LOUISVILLE -- Gov. Matt Bevin took his beef with Louisville Mayor Greg Fischer from the internet to the airwaves Wednesday, saying a protest Monday night was likely unlawfully loud and "we need better leadership" in Louisville.

"Greg Fischer, I'll be honest -- the people of Louisville deserve better," Bevin said on the Leland Conway Show on WHAS radio. "They really do. I've known Greg a long time, this isn't about him personally. But he frankly has lost control of the city of Louisville in ways that matter, and it's not reflecting well."

Bevin's comments came around 36 hours after a protest outside Sen. Mitch McConnell's Louisville home that started late Monday evening and lasted until around midnight. A response from Fischer's office was not immediately available Wednesday.

The demonstrators, who rallied against McConnell in the aftermath of two major weekend shootings over his failure to bring gun reform legislation to the Senate floor, chanted and made other loud noises in the Highlands-area neighborhood.

Fischer and Bevin took shots at each other in a series of Twitter posts Tuesday.

Bevin said Fischer should "stop embarrassing" the city and state by allowing "public disorder" such as that protest, while Fischer said peaceful assembly and protest are legal in the U.S.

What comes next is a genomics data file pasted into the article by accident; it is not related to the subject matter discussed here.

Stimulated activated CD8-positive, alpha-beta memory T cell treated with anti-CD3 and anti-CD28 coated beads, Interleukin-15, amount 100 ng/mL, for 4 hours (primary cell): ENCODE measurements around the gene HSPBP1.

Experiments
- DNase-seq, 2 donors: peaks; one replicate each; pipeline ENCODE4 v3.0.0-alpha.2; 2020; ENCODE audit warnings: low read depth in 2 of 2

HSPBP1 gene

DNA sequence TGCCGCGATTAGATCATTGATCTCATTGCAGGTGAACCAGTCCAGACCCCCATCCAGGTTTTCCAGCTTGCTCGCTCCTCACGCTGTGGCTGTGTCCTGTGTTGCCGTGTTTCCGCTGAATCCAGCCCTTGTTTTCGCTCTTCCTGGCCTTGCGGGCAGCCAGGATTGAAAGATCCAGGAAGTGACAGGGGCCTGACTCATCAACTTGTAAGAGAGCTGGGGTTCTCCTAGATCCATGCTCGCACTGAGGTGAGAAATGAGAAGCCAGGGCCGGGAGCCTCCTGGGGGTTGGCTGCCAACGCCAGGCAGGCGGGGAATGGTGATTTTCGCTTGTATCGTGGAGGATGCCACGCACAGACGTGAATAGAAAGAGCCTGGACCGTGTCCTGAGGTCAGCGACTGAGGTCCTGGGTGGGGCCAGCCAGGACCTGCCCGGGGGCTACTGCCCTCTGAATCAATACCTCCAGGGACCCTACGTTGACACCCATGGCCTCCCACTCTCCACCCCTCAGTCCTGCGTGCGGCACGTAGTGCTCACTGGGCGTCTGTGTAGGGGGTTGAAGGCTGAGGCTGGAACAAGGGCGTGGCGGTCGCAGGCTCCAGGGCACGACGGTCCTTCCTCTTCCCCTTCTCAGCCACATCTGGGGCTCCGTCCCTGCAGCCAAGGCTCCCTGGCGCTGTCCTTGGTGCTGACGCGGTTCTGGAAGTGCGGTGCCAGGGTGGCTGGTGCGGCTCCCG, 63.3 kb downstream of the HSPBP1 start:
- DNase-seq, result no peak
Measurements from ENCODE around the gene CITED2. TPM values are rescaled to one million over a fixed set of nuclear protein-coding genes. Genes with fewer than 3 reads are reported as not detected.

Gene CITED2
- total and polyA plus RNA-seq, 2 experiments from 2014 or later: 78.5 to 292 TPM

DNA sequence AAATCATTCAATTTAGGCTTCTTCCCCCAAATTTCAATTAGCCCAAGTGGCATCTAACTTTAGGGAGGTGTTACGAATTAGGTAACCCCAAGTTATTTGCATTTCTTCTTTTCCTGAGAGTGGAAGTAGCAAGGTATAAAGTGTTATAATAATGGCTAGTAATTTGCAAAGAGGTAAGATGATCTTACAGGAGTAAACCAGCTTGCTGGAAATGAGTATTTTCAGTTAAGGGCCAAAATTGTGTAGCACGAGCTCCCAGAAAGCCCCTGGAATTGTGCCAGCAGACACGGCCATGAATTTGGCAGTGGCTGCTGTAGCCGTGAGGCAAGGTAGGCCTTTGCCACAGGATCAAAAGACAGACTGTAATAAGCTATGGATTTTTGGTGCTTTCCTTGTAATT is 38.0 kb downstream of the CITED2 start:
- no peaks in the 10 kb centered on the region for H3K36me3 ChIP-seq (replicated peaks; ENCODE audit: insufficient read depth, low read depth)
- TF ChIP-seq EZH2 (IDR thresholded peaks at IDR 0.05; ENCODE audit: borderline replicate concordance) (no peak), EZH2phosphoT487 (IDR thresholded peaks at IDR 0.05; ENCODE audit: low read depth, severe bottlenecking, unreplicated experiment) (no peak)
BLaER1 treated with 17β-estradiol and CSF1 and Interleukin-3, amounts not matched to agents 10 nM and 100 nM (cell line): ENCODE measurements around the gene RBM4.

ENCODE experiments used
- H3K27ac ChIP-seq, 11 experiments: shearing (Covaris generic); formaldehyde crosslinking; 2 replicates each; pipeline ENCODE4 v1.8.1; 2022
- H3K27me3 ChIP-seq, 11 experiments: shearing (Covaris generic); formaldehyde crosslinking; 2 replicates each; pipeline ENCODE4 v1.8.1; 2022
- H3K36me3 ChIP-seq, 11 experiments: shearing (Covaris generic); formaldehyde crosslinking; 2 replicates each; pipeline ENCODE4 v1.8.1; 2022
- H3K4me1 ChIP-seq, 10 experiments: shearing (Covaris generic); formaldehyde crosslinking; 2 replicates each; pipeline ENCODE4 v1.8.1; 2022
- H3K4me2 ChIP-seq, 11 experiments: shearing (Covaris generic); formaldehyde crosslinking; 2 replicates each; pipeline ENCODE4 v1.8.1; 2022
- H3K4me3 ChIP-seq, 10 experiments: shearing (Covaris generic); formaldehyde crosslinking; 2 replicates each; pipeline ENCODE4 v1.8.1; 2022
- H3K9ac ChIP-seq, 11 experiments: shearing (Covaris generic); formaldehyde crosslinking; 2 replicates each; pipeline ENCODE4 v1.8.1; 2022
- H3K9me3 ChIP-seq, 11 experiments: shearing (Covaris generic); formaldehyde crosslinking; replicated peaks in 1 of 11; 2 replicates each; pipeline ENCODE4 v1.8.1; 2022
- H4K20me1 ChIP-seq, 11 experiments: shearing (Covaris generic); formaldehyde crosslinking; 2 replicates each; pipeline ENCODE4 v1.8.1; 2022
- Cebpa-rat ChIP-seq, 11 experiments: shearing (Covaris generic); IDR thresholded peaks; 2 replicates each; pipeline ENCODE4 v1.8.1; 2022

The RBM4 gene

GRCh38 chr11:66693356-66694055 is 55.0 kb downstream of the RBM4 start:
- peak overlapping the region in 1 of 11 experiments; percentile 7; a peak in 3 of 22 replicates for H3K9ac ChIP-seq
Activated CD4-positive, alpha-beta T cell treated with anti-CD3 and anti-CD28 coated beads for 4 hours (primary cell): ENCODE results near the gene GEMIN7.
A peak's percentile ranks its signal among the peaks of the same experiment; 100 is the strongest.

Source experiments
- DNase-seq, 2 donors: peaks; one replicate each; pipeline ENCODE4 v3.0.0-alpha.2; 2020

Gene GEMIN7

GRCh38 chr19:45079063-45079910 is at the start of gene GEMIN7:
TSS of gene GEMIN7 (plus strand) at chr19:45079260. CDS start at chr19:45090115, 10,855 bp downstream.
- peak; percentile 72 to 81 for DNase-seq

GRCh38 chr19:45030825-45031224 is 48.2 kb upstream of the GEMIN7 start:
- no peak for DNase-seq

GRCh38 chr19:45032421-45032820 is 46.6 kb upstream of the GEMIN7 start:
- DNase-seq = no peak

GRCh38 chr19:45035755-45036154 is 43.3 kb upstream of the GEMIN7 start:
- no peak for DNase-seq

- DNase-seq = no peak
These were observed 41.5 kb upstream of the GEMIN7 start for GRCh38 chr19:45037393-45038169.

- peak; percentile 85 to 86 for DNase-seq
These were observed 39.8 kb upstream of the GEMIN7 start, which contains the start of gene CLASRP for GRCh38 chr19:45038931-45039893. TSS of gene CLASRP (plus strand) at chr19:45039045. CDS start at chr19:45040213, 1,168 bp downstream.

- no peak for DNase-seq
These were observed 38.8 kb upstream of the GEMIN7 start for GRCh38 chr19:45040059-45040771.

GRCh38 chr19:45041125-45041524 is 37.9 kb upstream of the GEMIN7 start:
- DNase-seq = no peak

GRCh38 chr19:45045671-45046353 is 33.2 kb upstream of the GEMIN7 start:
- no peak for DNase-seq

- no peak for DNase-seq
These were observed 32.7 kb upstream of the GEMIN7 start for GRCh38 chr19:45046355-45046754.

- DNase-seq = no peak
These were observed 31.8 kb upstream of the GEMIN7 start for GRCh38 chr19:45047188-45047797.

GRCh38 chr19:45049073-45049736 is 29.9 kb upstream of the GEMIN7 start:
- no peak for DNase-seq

Bevin responded by asking if Fischer supported protesters who may have threatened McConnell; Fischer said he didn't and people should instead unite against gun violence.

That, mercifully, marked the end of the Twitter exchange.

But Bevin reignited the feud a day later when speaking with Conway.

"I guarantee you that if this had been happening outside of Greg Fischer's … home in the middle of the night, I'm sure that he and his neighbors would have ensured that this was taken care of," Bevin said.

The city of Louisville has an ordinance that sets standards for noise pollution and what constitutes a violation. It specifically defines as unlawful "unreasonably loud, harsh or excessive noise" produced by car radios and horns, other stereo systems and loud speakers and amplifiers.

Hours for when loud noises would or wouldn't be legal are not listed, and the ordinance's list of noise that could be unlawful is not exclusive, though chants and yelling are not specifically mentioned. Penalties include fines of up to $250 for a first offense, up to $500 for a second offense within a two-year period, and up to $1,000 for a third offense in that time.

Louisville Metro Police officials were at the scene of the protest from around 9:30 p.m. to 12:15 a.m., department spokesman Dwight Mitchell said Tuesday. No arrests or incidents involving police who were at the scene occurred.

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